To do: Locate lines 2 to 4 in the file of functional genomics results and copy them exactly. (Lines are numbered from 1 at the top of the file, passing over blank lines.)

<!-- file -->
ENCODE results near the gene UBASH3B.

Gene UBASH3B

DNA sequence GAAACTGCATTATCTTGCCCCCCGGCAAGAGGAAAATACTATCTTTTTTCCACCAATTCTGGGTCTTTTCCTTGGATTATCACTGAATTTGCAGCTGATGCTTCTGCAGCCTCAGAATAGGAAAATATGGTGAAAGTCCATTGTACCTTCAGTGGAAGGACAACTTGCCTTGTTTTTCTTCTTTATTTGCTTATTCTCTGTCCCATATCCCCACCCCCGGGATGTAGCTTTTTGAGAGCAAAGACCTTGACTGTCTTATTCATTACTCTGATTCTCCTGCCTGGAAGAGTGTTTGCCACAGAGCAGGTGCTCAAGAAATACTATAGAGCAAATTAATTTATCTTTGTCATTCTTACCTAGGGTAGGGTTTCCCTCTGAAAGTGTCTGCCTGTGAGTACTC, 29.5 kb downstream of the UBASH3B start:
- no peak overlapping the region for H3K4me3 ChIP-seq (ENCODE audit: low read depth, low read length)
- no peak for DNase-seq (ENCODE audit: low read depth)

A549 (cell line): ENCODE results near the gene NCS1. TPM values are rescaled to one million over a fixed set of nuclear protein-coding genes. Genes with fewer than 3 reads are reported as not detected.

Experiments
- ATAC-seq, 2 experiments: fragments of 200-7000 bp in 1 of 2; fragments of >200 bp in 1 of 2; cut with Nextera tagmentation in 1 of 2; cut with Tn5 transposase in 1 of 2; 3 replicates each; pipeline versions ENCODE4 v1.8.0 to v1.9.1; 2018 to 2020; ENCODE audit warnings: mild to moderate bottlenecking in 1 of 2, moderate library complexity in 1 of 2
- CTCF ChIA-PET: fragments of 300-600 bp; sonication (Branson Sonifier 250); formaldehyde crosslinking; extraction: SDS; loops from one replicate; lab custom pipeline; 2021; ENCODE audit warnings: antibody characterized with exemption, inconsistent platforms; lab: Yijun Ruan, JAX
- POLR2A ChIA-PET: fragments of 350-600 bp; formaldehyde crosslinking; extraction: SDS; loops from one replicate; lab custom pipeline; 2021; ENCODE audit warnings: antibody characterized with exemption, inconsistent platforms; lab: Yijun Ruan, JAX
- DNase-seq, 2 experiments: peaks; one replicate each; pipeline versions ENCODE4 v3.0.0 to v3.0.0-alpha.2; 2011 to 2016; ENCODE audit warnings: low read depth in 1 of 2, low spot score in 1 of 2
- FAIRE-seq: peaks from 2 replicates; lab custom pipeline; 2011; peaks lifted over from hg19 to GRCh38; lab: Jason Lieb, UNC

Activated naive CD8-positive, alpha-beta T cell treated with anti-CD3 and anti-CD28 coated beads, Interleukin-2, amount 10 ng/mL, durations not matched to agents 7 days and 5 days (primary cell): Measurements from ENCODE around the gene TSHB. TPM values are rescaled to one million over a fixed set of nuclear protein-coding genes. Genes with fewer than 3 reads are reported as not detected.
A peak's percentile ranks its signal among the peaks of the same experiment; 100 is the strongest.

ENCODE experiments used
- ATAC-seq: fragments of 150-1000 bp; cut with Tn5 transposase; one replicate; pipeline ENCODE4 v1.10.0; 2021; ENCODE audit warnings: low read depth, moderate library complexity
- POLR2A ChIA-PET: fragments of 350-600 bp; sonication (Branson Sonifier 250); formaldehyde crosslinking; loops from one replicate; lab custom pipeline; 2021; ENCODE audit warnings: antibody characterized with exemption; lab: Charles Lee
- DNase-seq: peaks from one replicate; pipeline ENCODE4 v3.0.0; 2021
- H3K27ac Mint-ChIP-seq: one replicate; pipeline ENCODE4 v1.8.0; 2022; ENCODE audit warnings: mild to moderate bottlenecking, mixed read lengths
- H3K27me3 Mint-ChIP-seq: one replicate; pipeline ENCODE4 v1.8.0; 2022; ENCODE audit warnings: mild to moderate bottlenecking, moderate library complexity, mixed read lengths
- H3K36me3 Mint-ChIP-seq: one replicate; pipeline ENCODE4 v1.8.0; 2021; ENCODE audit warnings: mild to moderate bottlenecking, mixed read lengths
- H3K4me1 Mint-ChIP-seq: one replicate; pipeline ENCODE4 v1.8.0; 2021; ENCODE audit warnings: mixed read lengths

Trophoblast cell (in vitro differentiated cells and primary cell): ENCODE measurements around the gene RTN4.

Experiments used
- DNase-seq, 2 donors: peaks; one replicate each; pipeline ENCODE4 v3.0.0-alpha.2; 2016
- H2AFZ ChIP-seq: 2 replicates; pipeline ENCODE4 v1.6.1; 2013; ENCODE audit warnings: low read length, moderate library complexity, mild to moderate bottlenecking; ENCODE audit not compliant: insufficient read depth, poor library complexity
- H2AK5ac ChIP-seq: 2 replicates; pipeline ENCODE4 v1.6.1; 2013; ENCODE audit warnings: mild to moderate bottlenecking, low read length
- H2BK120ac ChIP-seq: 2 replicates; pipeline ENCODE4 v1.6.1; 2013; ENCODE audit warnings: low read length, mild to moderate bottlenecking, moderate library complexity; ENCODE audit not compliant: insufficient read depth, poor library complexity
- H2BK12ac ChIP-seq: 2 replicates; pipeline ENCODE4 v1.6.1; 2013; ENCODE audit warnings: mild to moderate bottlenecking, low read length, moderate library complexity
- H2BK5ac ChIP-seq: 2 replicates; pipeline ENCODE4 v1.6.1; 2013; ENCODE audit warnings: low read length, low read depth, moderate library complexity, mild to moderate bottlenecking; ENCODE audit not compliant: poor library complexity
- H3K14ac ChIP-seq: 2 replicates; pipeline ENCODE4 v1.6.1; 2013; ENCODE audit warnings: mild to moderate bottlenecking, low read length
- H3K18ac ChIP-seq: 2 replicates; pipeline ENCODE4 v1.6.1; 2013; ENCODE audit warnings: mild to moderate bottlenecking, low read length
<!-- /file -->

Gene UBASH3B

DNA sequence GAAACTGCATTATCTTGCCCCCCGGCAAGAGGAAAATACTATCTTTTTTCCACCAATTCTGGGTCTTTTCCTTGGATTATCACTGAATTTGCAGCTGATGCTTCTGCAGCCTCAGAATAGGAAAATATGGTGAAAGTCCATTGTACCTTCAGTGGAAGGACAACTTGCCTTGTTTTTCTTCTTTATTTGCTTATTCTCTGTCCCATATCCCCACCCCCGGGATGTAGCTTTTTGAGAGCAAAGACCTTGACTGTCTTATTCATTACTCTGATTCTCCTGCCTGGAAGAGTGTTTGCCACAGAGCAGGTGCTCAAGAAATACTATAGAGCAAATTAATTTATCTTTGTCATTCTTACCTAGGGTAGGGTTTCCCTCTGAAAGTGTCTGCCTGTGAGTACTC, 29.5 kb downstream of the UBASH3B start:
- no peak overlapping the region for H3K4me3 ChIP-seq (ENCODE audit: low read depth, low read length)